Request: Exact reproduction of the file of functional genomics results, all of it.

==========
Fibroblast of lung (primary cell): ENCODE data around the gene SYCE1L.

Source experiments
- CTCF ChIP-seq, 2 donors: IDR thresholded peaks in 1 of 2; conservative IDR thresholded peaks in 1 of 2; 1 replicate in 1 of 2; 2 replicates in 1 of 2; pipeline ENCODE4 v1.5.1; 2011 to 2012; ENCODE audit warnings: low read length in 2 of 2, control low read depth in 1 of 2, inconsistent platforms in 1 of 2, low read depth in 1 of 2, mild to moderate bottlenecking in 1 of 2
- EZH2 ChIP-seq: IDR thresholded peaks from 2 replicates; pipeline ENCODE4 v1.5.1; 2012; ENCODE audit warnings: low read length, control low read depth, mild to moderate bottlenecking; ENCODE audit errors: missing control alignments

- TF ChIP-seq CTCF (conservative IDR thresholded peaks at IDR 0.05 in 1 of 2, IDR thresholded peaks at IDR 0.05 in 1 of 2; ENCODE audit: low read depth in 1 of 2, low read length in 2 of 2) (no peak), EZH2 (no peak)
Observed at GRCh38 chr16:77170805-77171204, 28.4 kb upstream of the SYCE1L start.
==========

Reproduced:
Fibroblast of lung (primary cell): ENCODE data around the gene SYCE1L.

Source experiments
- CTCF ChIP-seq, 2 donors: IDR thresholded peaks in 1 of 2; conservative IDR thresholded peaks in 1 of 2; 1 replicate in 1 of 2; 2 replicates in 1 of 2; pipeline ENCODE4 v1.5.1; 2011 to 2012; ENCODE audit warnings: low read length in 2 of 2, control low read depth in 1 of 2, inconsistent platforms in 1 of 2, low read depth in 1 of 2, mild to moderate bottlenecking in 1 of 2
- EZH2 ChIP-seq: IDR thresholded peaks from 2 replicates; pipeline ENCODE4 v1.5.1; 2012; ENCODE audit warnings: low read length, control low read depth, mild to moderate bottlenecking; ENCODE audit errors: missing control alignments

- TF ChIP-seq CTCF (conservative IDR thresholded peaks at IDR 0.05 in 1 of 2, IDR thresholded peaks at IDR 0.05 in 1 of 2; ENCODE audit: low read depth in 1 of 2, low read length in 2 of 2) (no peak), EZH2 (no peak)
Observed at GRCh38 chr16:77170805-77171204, 28.4 kb upstream of the SYCE1L start.